The modern metal world will occasionally present us with the album-length song concept. Green Carnation, Gorguts, Meshuggah… sort of. It is not a new idea. And in fact, bands like Opeth, Cradle of Filth and Iron Maiden have built impressive records around single ideas, so composing a single piece of music that spans the length of a traditional record is certainly not unprecedented.
Usually it is a veteran band that does it. A band that is maybe trying to push a boundary or define a limitation, if there is one to define. A band that has already explored the obvious, and is looking to see if there is another method of making their music, maybe; I don’t know.
As a fan, though, does the single song present me with a good listening experience?
Strangely enough, in all those above examples, and most other examples, yes it does. There is something about trying to remain focused enough to pull off a forty minute song or collection of songs with a central idea that seems to inspire bands. Stated outright it seems like a gimmick, but in execution it is actually a successful endeavor, more often than not. It can even inject some new life into a band that may be starting to feel pedestrian.
Insomnium has made some great melodic death records, but their last felt slightly staid; average, though to my ears that has more to do with the MDM community building on the premises they helped establish. This is an inevitable effect of being good enough to still be around after several years.
In attacking the single song format on Winter’s Gate, Insomnium have lifted themselves once again into greatness, though maybe not the top tier. But they have brought their fire to this recording, and have forged a compelling, headbanging album.
After a short soundscape and introduction to the main melody, the initial riff comes galloping, bringing deathly cold vistas with it. Said main structural melody is almost earwormy, so having the band attack it so brutally for the first movement of the song provides the listener with something both immediate and memorable. It is a simple enough melody, but Insomnium is able to create a lot of variation from it, so it does not become stale. Other recurring themes keep the song vibrant, but all are tied together with this main melody.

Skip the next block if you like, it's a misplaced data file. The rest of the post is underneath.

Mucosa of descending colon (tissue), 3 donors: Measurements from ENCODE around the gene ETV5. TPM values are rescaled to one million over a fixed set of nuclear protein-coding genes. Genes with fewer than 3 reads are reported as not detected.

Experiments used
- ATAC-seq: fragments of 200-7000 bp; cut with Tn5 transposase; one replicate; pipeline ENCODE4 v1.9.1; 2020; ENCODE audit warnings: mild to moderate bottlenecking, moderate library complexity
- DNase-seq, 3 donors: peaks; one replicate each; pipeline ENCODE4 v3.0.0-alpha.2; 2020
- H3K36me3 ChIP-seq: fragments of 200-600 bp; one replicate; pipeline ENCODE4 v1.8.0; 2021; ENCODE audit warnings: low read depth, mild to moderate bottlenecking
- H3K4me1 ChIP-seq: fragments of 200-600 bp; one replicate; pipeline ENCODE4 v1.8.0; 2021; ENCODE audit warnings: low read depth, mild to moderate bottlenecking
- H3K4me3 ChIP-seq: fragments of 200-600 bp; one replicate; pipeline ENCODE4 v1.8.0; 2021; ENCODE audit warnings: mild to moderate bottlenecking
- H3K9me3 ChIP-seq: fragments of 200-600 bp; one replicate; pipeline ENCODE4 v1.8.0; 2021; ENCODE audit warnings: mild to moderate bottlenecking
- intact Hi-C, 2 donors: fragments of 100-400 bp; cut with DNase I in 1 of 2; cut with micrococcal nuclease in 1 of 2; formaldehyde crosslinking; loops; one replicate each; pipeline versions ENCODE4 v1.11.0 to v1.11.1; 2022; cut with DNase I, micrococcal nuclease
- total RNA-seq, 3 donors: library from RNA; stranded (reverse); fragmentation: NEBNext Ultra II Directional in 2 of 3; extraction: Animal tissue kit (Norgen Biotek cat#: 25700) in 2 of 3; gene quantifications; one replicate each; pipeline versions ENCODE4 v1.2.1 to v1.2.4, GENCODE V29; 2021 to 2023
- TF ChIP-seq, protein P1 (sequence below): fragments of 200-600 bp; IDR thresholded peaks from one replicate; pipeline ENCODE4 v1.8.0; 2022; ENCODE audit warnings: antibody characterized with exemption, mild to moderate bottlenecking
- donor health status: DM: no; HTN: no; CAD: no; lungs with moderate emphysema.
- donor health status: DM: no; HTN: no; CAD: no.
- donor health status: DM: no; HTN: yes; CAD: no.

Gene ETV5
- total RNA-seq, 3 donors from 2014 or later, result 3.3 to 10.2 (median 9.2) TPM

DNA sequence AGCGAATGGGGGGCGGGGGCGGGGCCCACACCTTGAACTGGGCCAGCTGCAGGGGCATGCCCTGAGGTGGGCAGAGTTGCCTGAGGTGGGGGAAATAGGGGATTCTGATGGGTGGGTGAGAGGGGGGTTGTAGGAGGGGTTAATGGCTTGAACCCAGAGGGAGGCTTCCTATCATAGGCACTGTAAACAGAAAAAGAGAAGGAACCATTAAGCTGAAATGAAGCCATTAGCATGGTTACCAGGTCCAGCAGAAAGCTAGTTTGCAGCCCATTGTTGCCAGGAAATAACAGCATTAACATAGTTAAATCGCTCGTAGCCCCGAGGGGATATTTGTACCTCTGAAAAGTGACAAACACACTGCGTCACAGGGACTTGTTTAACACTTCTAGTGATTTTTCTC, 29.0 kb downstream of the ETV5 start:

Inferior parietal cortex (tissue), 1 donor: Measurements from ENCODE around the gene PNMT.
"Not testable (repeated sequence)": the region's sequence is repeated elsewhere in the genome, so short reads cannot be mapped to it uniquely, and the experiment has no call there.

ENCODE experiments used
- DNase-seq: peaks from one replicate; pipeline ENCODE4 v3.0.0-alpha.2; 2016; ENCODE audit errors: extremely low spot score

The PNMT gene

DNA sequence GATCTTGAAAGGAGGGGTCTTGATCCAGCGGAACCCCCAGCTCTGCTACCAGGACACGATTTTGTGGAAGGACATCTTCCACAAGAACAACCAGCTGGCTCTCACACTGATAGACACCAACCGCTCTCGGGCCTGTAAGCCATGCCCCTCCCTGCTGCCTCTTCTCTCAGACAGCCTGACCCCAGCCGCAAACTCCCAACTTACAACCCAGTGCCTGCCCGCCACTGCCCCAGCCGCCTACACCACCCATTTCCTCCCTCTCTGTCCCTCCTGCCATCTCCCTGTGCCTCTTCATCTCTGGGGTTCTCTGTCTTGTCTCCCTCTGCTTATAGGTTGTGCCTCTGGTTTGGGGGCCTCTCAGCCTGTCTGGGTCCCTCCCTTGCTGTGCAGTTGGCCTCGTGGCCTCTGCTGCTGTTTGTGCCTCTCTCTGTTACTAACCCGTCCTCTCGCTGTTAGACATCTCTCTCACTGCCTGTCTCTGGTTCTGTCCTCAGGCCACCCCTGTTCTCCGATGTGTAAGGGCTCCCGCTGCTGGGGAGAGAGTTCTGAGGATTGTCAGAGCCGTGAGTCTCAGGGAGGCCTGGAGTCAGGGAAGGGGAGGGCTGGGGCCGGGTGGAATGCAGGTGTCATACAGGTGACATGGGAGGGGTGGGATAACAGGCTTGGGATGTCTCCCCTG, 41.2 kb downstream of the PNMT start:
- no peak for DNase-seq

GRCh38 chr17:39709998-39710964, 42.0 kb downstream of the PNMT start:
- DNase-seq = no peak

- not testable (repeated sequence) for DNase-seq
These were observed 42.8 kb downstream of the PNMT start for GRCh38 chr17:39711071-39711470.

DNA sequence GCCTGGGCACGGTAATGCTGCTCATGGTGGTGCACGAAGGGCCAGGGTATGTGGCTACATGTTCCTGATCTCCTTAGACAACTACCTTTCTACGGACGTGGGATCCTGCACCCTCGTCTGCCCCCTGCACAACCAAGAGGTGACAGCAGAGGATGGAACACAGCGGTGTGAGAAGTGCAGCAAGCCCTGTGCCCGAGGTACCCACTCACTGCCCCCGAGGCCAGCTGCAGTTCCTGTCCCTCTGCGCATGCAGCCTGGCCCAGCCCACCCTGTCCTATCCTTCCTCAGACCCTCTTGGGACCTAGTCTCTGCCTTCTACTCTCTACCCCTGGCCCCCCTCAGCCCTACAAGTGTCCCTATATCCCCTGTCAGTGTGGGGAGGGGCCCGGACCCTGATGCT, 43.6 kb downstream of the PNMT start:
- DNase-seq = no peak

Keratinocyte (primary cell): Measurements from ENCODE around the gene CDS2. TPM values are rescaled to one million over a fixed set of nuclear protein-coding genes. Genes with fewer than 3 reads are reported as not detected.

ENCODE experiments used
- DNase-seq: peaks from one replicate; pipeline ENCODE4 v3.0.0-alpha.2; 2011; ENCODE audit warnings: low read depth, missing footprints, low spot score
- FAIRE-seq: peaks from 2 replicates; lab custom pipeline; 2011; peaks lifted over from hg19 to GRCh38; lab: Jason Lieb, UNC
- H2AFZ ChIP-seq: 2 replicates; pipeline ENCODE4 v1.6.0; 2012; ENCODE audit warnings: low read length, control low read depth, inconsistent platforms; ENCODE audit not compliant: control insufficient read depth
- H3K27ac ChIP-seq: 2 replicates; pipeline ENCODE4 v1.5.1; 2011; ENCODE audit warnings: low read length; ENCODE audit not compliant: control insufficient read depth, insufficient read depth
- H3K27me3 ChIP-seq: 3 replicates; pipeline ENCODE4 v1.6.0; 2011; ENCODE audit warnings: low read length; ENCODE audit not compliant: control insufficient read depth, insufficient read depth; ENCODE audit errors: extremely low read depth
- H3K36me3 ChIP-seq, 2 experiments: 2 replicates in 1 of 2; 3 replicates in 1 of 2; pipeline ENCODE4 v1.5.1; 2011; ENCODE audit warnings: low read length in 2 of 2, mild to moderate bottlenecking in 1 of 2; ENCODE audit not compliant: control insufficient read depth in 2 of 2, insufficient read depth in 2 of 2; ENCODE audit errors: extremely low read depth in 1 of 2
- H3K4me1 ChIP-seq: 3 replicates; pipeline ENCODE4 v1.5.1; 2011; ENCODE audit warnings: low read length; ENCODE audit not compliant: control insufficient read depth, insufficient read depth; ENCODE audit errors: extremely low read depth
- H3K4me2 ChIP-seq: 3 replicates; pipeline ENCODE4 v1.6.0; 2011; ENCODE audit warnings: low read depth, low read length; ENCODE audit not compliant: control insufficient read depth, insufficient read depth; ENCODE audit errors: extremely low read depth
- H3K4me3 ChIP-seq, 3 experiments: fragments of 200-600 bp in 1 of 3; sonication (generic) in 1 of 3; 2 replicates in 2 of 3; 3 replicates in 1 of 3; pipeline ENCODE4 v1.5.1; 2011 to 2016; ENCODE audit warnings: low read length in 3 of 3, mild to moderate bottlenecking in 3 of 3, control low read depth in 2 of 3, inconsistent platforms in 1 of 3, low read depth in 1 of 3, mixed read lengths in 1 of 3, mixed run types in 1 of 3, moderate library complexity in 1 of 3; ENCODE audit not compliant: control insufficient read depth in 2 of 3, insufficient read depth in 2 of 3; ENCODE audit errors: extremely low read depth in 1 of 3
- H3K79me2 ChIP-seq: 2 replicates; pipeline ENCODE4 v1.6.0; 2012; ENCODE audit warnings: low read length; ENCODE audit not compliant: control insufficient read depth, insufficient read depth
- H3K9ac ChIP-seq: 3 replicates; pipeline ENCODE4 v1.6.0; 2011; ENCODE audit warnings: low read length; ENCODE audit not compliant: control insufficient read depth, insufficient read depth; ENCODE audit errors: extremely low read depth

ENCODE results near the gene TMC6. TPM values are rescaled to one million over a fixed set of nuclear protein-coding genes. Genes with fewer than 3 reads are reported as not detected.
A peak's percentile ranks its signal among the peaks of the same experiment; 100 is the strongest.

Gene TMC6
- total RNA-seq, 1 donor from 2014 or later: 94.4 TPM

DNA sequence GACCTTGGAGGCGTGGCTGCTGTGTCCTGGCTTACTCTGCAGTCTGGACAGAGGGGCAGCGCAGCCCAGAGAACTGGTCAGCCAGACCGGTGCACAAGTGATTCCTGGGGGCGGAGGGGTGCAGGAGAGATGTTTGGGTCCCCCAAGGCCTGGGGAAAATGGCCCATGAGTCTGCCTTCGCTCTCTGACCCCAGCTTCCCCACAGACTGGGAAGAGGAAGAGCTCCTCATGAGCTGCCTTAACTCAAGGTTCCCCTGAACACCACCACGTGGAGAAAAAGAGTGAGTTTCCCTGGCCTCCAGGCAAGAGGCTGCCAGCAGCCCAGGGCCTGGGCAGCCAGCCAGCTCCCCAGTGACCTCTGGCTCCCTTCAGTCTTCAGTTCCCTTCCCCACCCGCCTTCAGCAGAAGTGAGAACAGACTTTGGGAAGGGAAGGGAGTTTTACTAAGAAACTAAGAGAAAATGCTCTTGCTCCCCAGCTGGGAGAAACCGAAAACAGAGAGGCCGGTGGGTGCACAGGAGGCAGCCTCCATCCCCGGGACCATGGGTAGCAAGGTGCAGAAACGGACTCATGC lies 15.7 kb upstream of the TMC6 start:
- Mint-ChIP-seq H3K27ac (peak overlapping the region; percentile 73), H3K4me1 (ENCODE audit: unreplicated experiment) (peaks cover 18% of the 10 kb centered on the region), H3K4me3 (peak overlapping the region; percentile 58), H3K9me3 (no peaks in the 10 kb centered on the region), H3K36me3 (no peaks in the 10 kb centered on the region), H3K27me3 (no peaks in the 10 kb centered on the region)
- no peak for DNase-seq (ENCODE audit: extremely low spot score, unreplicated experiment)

If you know Insomnium you know you are going to get some quieter, folky moments, and you are going to get some clean chorales, so it is no surprise that they use them here, but again they are used to wonderful effect. This is a veteran band and they show they understand their strengths perfectly.
The one thing the album-length song almost always suffers from is moments when you feel like you have heard enough. When listening to music, perception really is reality, so anything in the experience that moves you away from enjoying yourself can kill a song, or an album for future listens. But Winter’s Gate does not, to my mind, have any of these moments. By record’s final third the listener is invested and able to simply enjoy the finale.
Performance wise, the band are above reproach. Niilo Sevänen’s main vocals are as raspy and dark as ever, giving their signature gravitas to the sometimes aery orchestrations the band uses. Ville Friman’s clean vocals are controlled, understated and add just the right amount of counterpoint. His and Markus Vanhala’s guitar work is flawless and seamless. And the rhythm section of Sevänen and Markus Hirvonen are as one. Insomnium has never been problematic in the musicianship department, but there is a fire to their work here that seemed lacking on their last outing.
The production is likewise flawless. The instruments are filthily recorded, and cleanly presented. Even the keyboards/programming are tastefully done. The music is vibrant and powerful without ever losing any of the heavy that keeps it grounded.
Any downsides? Not as such. There may be a feeling that, while this is a great record, it is also sort of expected. It is not breaking down any walls or burning any bridges. In spite of its perhaps intended adventurousness of format, the album is really just a very good Insomnium album, not a game changer. Those that have felt the presence of Opeth will still feel it, for example. And of course, when a record is a single song you have no place to end if time presses. You are either in it for the long haul or you are restarting it over and over. Or you may be careful enough to keep your place, but I never am.
Regardless, while this is not a massive new statement, it is a great record, and that is the bottom line. I have listened to it on a loop for several days and still find myself humming the main riff or a secondary melody. The heavies are heavy, the lovelies are lovely, the frozens are frozen; the album is memorable, exciting and worthy of this veteran band’s impressive catalog. If you enjoy epic metal and melodic death, this is a good choice.